My mother is a petite little woman. Yes, that’s redundant, but I like saying it that way. She’s maybe 5’3 or 5’4 with a dainty frame. When I sit next to her on the couch, I have a habit of playing with her hands. Her hands are soft and her skin continues to loosen as the years go by. She always wears a few rings. I like to notice which ones are old or new and try on my favorites…then casually mention that she can give me this or that ring if she wants. She usually says no. Her fingernails have always been kept very short as she has played the piano and organ for the majority of her life. She has nice fluffy pillowy tops to the tips of her fingers too, and I don’t know if this from all the playing she has done over the years or just how her hands were made.
Sometimes when I sit next to her, I think about how I used to be inside of her womb. I was a small and fragile little creature and I literally grew inside of her. It is really strange and amazing to think about. I was inside her belly. Weird. Now I tower over her and get to play with her hands
Manbeast and I were watching a documentary the other night called, “The Human Experiment”. Its about all the toxic chemicals found in things like our furniture, clothing, toys, kitchenware, etc., and it is worth watching, but that isn’t what this post is about. One of the women interviewed in the documentary works for an organization that promotes non-toxic toys for children. The filmmakers follow her and her husband through their journey of infertility and how the toxins in our environment may be contributing to it.
She allowed the cameramen to come and film her third or fourth round of IVF (in vitro fertilization). As she sat in the hospital bed, her eyes swelled with tears as the doctor placed 2 embryos inside her uterus. I don’t know if the tears were from discomfort or from the emotionally heavy moment that IVF has got to trigger. In that moment, she knows that the embryos are babies and all that needs to happen is for the babies to attach to the uterine wall and begin to grow and thrive. What a moment of hope and expectation, but also uncertainty as this may not happen.
I never did IVF or IUI or multiple shots of hormones to my butt or pills to flourish my ovulation. We considered it. We were on the cusp of trying out a round of clomid/IUI (basically artificial insemination) before we found out we were pregnant. As I watched this women on the film, my heart was breaking for her. A few days after the IVF procedure, they found out it wasn’t successful. She buried her head in the pillow, cried and said, “What’s wrong with me?”. I wanted to reach out to her and give her a hug. I wanted to tell her that I understand the ups and downs of infertility (although not infertility treatments). I wanted to tell her not to be ashamed of herself or her body.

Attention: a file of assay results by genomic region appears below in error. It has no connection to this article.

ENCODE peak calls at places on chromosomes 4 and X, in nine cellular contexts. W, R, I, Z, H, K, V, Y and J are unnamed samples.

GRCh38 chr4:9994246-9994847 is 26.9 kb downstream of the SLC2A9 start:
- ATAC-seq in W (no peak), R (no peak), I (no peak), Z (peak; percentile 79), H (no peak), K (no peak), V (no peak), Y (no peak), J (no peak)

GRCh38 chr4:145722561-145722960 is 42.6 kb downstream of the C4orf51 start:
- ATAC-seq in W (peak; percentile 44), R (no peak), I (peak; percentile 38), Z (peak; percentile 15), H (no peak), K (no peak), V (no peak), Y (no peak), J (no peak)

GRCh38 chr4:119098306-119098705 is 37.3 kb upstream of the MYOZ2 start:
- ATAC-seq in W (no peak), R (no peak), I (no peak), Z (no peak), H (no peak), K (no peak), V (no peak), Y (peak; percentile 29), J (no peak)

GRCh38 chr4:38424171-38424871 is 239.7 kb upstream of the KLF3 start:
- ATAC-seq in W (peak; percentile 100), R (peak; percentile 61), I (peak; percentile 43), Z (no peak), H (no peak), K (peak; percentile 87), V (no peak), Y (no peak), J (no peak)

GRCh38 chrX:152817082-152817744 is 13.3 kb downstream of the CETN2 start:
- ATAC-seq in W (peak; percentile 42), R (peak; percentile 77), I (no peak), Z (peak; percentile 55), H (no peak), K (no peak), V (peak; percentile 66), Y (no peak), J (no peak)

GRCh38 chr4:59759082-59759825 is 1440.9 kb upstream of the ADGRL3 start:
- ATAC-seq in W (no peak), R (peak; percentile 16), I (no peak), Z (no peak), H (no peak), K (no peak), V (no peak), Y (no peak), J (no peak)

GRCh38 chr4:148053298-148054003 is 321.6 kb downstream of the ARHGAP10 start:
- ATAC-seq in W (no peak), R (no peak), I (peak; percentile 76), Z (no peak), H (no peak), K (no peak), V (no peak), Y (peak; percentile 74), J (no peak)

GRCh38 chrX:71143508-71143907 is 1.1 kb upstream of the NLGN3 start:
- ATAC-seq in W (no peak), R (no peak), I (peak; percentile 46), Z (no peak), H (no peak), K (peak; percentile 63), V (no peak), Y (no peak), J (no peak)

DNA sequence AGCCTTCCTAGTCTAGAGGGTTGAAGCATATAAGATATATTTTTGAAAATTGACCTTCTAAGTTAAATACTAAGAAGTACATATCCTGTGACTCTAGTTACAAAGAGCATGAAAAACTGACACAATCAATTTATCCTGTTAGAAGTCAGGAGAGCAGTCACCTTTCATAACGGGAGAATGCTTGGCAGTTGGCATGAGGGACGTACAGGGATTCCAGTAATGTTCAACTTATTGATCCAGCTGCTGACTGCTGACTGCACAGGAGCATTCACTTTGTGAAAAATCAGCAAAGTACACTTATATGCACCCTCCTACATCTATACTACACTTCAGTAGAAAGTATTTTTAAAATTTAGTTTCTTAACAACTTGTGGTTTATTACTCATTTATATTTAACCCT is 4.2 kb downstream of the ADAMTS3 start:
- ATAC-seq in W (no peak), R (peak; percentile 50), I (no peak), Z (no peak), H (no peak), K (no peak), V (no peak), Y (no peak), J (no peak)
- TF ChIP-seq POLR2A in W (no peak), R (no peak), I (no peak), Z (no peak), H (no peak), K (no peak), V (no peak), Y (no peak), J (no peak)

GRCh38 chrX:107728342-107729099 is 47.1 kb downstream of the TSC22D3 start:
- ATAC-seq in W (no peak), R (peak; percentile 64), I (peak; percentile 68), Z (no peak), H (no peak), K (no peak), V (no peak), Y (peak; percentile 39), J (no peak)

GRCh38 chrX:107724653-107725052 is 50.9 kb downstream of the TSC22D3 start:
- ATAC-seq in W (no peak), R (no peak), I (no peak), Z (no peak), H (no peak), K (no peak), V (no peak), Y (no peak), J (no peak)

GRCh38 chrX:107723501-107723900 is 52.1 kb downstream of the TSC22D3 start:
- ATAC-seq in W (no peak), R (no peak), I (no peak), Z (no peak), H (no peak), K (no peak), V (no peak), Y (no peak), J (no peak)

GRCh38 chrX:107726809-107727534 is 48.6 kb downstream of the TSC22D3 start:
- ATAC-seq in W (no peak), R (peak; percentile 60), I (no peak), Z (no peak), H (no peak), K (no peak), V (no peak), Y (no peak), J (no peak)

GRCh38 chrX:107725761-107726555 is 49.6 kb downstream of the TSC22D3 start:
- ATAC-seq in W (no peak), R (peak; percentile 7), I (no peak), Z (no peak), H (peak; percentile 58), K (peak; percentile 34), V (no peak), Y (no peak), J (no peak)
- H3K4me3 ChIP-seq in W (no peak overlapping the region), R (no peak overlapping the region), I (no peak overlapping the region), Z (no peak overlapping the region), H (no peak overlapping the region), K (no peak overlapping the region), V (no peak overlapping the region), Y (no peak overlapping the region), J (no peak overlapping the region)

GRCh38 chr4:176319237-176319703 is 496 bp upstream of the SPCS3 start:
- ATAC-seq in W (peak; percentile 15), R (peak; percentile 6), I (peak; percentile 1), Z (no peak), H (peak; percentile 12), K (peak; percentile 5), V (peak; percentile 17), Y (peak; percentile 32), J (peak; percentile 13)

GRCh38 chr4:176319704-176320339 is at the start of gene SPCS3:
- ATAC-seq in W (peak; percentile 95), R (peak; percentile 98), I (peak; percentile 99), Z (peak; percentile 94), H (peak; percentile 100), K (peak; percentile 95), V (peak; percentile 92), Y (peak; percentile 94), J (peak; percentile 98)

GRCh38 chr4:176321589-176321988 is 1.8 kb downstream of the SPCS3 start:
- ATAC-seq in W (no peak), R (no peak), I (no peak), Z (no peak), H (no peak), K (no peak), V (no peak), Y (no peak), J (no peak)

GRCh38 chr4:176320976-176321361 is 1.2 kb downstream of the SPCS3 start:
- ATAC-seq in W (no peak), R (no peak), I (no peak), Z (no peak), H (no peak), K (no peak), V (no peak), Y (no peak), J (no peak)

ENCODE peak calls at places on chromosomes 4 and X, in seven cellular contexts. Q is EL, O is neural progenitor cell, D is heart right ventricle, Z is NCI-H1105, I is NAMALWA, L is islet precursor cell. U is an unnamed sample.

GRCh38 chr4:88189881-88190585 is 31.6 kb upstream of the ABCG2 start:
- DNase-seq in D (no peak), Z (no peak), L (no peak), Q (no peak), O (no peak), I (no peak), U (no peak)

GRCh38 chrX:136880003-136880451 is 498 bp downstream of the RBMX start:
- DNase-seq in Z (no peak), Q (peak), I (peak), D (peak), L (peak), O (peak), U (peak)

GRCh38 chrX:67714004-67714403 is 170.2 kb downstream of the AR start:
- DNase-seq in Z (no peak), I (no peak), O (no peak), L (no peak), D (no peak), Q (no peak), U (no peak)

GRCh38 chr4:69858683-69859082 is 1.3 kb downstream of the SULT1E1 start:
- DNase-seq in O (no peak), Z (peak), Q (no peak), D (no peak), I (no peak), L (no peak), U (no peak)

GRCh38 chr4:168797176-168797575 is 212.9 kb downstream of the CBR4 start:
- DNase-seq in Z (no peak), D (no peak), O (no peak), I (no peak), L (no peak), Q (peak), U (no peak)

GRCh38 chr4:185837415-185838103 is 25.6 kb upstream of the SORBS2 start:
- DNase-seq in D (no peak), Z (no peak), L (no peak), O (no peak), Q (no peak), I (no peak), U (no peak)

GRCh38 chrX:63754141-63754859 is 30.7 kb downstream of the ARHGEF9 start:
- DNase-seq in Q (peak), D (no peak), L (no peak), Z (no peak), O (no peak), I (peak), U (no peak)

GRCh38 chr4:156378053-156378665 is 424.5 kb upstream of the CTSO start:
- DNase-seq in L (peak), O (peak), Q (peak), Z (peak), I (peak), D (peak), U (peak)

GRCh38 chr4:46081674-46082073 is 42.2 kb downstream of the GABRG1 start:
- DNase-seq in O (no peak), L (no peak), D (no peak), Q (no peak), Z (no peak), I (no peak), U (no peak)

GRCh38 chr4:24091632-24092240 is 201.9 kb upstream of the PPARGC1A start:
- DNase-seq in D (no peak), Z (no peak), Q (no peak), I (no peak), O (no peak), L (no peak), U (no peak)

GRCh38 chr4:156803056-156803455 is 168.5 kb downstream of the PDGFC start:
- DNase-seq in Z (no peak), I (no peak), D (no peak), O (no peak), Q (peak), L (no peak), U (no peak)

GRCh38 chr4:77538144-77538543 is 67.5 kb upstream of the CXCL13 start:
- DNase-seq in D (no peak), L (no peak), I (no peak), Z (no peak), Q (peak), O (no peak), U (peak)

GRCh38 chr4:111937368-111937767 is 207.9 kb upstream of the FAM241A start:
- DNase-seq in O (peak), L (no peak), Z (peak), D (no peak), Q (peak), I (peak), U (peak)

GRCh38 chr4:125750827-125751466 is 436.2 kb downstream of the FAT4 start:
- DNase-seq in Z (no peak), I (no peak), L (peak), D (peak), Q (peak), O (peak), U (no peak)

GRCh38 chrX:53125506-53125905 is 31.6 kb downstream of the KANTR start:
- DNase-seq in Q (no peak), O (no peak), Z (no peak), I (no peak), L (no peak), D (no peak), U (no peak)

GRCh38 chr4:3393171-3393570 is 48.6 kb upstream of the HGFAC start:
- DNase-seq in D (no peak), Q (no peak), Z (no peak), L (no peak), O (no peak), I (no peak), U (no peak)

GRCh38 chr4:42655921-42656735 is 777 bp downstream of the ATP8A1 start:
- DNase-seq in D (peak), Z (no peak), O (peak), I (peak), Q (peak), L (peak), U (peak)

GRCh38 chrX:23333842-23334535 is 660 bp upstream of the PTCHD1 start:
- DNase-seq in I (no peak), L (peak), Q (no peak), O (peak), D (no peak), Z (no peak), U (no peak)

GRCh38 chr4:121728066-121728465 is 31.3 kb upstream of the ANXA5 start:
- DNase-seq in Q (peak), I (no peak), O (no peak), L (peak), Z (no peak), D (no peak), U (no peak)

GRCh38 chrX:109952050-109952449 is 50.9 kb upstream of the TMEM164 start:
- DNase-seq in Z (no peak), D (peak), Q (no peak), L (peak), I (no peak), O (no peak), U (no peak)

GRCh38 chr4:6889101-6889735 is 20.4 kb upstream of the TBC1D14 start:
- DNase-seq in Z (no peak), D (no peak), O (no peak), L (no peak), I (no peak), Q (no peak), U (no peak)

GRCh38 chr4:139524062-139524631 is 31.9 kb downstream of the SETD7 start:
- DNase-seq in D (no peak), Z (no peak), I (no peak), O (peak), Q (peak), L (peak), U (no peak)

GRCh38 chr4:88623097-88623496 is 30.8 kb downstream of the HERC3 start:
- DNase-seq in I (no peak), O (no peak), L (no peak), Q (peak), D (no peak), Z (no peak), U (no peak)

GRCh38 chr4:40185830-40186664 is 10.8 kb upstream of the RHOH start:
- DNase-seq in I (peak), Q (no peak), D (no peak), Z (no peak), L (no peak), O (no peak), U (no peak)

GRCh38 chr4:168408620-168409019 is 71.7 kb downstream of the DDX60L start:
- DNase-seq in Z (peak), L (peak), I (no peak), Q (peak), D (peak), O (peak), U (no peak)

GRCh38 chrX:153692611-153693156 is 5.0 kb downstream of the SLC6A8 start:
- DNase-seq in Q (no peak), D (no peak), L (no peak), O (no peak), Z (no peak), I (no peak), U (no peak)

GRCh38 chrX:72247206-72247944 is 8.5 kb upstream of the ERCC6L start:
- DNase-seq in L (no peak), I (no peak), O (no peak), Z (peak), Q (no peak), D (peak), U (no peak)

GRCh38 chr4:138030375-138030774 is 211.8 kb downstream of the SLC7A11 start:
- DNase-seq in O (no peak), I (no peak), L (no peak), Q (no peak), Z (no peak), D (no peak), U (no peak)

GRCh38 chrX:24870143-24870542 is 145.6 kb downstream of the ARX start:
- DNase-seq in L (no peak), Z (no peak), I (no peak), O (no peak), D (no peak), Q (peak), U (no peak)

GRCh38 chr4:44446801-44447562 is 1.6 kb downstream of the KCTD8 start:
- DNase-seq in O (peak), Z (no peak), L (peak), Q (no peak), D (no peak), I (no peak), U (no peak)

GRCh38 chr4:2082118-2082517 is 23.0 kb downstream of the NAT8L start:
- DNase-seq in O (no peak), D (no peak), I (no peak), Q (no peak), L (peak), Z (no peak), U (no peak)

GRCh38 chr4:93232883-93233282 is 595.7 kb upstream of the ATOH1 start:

I sat there, definitely ugly crying, and thought ‘Wow, she is going through so much more than I did. So hard…’
I could feel babybeast squirming around inside of me. That wonderfully amazing feeling is unlike any other and at times so incredibly bizarre to process that another human being is INSIDE of me. I just kept thinking about how thankful I am. I watched her cry in her hope deferred and thought, “Thank you Jesus. Thank you thank you thank you thank you. Now please help her.”
I won’t give away the ending of their story, but their is some joy in the end.
Most of the posts on this blog have been related to our journey with infertility. And now, that season is over. Yet, it wasn’t all that long ago that I was in that season and the emotions of it all came flooding back when I watched that show. I guess I just want to let all of those who are still in that season know that I’m praying for you. You are not forgotten.
And those who find themselves in other seasons of hope deferred or waiting for your heart’s desire, the essence of this prayer is for you too.
“Jesus, give them hope in you. Stamina. Faith. Protect them from despair and those dark corners that become destructive. Bless them with life in their wombs. Bless them with such fruit. Give them wisdom. Give them support. May they know just how much you SEE them and care. Amen.”
One day, our sons and daughters will be grown and will sit on the couch and play with our hands and we will remember when they were but a tiny little baby within our wombs. How incredible.
For now, kick away babybeast. My bladder loves it 😉